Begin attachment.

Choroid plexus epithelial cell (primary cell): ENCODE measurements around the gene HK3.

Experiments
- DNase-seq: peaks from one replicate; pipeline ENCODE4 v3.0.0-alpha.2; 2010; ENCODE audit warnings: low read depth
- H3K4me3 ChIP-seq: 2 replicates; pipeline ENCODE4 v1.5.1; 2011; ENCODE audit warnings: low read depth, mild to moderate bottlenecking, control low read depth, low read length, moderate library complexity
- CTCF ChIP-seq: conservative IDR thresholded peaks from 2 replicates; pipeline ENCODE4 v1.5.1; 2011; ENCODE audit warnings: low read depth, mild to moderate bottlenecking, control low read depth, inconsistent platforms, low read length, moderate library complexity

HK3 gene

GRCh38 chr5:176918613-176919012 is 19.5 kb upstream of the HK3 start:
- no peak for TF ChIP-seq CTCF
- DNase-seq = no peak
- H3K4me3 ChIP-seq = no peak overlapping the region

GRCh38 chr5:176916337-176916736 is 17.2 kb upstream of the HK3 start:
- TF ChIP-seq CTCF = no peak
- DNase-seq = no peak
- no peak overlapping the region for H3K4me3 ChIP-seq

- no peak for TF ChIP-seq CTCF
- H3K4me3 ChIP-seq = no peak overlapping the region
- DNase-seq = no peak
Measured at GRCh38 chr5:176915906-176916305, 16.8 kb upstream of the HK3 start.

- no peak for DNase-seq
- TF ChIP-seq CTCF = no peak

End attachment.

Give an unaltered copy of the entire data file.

Choroid plexus epithelial cell (primary cell): ENCODE measurements around the gene HK3.

Experiments
- DNase-seq: peaks from one replicate; pipeline ENCODE4 v3.0.0-alpha.2; 2010; ENCODE audit warnings: low read depth
- H3K4me3 ChIP-seq: 2 replicates; pipeline ENCODE4 v1.5.1; 2011; ENCODE audit warnings: low read depth, mild to moderate bottlenecking, control low read depth, low read length, moderate library complexity
- CTCF ChIP-seq: conservative IDR thresholded peaks from 2 replicates; pipeline ENCODE4 v1.5.1; 2011; ENCODE audit warnings: low read depth, mild to moderate bottlenecking, control low read depth, inconsistent platforms, low read length, moderate library complexity

HK3 gene

GRCh38 chr5:176918613-176919012 is 19.5 kb upstream of the HK3 start:
- no peak for TF ChIP-seq CTCF
- DNase-seq = no peak
- H3K4me3 ChIP-seq = no peak overlapping the region

GRCh38 chr5:176916337-176916736 is 17.2 kb upstream of the HK3 start:
- TF ChIP-seq CTCF = no peak
- DNase-seq = no peak
- no peak overlapping the region for H3K4me3 ChIP-seq

- no peak for TF ChIP-seq CTCF
- H3K4me3 ChIP-seq = no peak overlapping the region
- DNase-seq = no peak
Measured at GRCh38 chr5:176915906-176916305, 16.8 kb upstream of the HK3 start.

- no peak for DNase-seq
- TF ChIP-seq CTCF = no peak